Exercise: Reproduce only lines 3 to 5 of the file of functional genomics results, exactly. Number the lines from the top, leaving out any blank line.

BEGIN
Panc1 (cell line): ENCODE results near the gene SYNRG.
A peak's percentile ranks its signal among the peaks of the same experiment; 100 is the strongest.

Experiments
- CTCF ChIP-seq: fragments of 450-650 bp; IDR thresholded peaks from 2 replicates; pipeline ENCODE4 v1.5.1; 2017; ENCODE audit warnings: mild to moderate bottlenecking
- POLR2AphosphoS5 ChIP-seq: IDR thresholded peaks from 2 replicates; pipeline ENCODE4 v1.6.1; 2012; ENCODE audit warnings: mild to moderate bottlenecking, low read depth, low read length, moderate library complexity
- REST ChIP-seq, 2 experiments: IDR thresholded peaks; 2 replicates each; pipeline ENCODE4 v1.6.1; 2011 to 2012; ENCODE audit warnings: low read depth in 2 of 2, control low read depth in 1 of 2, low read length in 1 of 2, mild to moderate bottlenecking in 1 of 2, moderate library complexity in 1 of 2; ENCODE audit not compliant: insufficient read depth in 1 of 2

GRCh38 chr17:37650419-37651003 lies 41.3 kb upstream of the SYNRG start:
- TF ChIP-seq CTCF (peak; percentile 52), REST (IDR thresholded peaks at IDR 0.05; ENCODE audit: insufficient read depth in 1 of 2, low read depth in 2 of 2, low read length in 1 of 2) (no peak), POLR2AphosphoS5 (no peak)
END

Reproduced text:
Experiments
- CTCF ChIP-seq: fragments of 450-650 bp; IDR thresholded peaks from 2 replicates; pipeline ENCODE4 v1.5.1; 2017; ENCODE audit warnings: mild to moderate bottlenecking
- POLR2AphosphoS5 ChIP-seq: IDR thresholded peaks from 2 replicates; pipeline ENCODE4 v1.6.1; 2012; ENCODE audit warnings: mild to moderate bottlenecking, low read depth, low read length, moderate library complexity